06 Mar, 2024

Julia Jones
Julia Jones

The Neurodiversity Movement has gained substantial attention and recognition in recent years, with current research suggesting around one in seven people in the UK is neurodivergent (more than 15% of the population). This has also given rise to controversy over its representation which this article aims to address by moving away from the concept of medically diagnosed conditions and demystifying the concept of neurodiversity.

Image > Neurodiversity Uncovered

This garden may host a variety of flowers such as roses, daisies, and tulips among others, but despite their shared classification as flowers, each species is unique requiring distinct care and attention (diversity). While you may have a preference, it is uncommon for anyone to assert that one flower is superior to another. This analogy extends to people, as neurodiversity is about recognising and respecting neurological variations as any other human variation.

Isn’t everyone a bit neurodivergent?

It may seem that everyone exhibits some degree of neurodivergence, it's important to distinguish between occasional instances and a consistent pattern of behaviour. Neurodiversity refers to the natural variation in how people think and interact with the world, but being neurodivergent implies a distinct difference in processing information and communicating. Consider the following:

In the past two weeks, have you…

  • Misplaced your phone

  • Avoided a social situation

  • Chosen the same food or items

  • Not understood something

These experiences are not exclusive to the neurodiverse population. However, when they become recurrent, problematic, and interfere with everyday life they are symptoms. By using statements such as ‘I’m a little bit ADHD/Autistic/Dyslexic’ it perpetuates a stereotype and minimises the challenges faced by neurodivergent individuals where these occurrences are not within their control.

Has neurodivergence become a trend?

While prevalence appears to have increased, it's important not to misconstrue this as a trend. The growing number of people diagnosed or self-identifying as neurodivergent is largely attributed to heightened awareness, not a rise in prevalence. Being neurodivergent can bring many unique skills and abilities, but it's essential not to overlook the associated disparities. This includes:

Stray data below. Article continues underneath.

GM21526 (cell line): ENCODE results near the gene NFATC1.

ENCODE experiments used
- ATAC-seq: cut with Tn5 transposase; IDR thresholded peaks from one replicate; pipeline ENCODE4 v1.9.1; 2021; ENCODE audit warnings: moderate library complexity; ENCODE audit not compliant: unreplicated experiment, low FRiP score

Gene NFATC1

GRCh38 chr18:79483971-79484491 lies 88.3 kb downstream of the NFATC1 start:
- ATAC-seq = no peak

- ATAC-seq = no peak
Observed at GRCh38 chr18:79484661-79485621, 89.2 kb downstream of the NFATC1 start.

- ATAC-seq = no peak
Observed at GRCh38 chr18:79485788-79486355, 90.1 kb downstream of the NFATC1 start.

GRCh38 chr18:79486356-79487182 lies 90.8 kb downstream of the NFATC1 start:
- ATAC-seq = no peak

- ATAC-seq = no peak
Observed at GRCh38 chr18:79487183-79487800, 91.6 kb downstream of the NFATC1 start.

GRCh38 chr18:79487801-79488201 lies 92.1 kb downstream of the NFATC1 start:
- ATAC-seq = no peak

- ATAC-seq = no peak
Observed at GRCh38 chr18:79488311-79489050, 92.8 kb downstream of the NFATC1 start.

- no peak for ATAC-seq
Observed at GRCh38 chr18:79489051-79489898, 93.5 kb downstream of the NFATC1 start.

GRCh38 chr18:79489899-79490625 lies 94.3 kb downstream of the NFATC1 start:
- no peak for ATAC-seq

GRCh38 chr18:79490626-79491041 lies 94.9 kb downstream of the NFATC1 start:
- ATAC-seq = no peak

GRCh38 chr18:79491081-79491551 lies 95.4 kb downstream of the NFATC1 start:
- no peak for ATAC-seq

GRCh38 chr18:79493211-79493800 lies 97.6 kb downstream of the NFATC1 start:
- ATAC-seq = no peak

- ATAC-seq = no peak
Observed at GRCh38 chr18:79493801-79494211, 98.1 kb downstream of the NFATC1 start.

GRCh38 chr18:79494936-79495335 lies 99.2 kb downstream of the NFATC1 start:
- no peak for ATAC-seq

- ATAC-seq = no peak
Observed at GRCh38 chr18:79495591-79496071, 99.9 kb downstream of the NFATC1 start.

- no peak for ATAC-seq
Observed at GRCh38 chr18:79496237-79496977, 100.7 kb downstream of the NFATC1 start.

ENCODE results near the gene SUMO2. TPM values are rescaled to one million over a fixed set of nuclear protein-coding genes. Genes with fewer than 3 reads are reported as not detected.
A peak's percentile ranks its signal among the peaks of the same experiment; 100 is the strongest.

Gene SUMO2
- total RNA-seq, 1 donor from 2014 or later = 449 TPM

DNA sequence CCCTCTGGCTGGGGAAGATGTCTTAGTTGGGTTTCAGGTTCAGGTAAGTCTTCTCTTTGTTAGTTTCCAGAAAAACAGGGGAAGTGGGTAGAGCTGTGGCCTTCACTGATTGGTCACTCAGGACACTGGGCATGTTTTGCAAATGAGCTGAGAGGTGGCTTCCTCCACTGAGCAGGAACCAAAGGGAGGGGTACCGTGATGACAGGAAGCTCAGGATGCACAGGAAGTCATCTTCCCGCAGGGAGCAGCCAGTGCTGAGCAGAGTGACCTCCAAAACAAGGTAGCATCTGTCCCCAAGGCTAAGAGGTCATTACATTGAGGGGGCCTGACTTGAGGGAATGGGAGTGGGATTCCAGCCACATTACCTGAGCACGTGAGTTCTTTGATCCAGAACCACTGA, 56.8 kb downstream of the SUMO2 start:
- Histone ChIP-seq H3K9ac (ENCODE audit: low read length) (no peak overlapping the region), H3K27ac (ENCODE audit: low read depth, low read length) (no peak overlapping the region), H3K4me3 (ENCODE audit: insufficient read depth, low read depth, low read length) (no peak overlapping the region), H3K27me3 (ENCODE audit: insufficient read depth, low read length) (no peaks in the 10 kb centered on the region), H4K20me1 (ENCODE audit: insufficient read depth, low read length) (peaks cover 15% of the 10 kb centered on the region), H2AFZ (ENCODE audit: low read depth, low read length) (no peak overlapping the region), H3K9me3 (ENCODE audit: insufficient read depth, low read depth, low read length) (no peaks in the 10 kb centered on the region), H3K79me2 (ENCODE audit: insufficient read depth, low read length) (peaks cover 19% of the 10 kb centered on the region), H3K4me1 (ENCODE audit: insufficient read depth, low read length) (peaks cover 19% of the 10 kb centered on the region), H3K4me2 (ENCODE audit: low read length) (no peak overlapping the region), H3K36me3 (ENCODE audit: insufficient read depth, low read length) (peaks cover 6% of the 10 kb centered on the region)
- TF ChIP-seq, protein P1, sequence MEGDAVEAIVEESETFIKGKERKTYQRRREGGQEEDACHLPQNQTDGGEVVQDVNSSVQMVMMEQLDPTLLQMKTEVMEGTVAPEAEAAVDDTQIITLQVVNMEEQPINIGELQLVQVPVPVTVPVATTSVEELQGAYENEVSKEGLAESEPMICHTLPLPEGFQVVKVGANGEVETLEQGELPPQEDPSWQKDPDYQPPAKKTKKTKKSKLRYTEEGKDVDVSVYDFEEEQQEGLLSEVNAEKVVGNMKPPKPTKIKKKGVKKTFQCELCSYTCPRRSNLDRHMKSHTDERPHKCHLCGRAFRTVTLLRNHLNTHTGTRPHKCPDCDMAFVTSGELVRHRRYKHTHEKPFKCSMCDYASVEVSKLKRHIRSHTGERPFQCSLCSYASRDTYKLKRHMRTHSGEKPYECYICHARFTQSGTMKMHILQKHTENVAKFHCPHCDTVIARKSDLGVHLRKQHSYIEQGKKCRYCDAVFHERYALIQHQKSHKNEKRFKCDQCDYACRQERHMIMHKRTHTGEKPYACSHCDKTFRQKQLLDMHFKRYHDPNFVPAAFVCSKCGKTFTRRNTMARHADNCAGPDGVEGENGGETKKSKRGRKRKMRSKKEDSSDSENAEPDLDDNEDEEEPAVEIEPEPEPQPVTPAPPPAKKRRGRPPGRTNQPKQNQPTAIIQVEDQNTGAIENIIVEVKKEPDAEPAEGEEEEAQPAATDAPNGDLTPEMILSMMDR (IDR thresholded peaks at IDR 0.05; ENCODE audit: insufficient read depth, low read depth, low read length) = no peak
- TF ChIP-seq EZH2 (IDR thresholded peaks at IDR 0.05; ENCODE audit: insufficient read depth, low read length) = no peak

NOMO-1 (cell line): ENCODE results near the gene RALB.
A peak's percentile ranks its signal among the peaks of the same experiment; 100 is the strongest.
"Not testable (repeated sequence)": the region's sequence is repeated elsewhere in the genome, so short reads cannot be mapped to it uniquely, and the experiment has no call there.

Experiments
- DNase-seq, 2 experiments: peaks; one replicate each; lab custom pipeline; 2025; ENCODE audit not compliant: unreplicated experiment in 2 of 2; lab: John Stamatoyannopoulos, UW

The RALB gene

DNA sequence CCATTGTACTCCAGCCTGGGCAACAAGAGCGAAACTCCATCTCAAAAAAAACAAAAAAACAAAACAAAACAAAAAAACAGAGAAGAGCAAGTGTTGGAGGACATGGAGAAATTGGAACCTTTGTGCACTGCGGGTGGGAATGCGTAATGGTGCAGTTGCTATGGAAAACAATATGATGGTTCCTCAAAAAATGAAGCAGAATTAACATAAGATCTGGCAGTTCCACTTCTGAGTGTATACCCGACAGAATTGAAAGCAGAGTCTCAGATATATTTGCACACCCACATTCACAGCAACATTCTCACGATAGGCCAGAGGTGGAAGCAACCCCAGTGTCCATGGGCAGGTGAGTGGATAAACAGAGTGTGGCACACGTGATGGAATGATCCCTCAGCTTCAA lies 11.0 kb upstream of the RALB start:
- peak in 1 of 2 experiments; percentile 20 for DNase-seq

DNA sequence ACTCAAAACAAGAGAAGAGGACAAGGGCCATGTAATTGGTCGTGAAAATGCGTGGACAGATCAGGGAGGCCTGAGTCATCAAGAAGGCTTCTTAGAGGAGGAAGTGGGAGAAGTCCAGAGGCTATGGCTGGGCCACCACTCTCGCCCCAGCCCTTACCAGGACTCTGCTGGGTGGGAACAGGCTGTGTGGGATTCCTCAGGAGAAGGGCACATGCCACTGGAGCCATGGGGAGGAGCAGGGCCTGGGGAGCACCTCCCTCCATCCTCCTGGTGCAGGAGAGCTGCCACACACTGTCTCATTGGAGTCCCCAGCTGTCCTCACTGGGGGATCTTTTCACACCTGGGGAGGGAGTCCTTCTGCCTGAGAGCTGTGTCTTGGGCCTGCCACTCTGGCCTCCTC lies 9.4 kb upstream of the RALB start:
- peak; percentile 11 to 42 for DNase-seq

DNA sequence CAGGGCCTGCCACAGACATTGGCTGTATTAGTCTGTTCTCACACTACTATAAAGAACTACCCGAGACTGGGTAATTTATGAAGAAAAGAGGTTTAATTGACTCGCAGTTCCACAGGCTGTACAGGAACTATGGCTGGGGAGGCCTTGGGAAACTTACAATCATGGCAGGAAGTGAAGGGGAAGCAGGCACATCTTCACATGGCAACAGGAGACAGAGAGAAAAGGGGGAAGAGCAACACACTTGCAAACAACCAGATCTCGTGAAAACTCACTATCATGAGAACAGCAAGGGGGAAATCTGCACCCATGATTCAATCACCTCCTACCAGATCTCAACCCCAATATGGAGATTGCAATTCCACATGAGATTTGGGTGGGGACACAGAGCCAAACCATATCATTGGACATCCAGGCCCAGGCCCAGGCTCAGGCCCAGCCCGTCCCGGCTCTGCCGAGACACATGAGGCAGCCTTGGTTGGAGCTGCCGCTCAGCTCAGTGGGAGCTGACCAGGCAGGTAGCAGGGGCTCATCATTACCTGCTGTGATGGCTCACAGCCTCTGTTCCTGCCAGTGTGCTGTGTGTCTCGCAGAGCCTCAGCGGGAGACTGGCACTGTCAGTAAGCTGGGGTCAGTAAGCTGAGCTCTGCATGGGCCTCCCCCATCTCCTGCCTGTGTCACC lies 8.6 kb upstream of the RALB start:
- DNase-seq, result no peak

The Neurodiversity Movement is not about being trendy; it's about recognition, understanding, and acceptance. To increase your own understanding and awareness, experience what it can be like for a neurodivergent individual in this interactive training film.

Is neurodivergence a learning disability?

There is a distinct difference between a learning disability and a learning difficulty or difference. Neurodivergent individuals can often experience learning difficulties but are also likely to possess other skills and abilities that often exceed those of the average population. For example, the Government Communications Headquarters (GCHQ) has long been recognised for its proactive approach in recruiting a neurodiverse workforce with statements such as “The impact of dyslexia on keeping us safe as a nation is rarely discussed”.

Reed in Partnership, a Disability Confident Leader, is also committed to neurodiversity and inclusion by raising awareness of the benefits and increasing Co-Member understanding though their diversity strategy.

The value of a neurodiverse workforce are many:

How can we create a more neuroinclusive and accepting environment?

In the right environment, neurodivergent individuals can thrive. If you identify as neurodivergent, or are supporting someone that is, these tools and resources can support towards creating a more inclusive environment that celebrates diversity:

Further learning:

Guidance and advice:

Tools and equipment: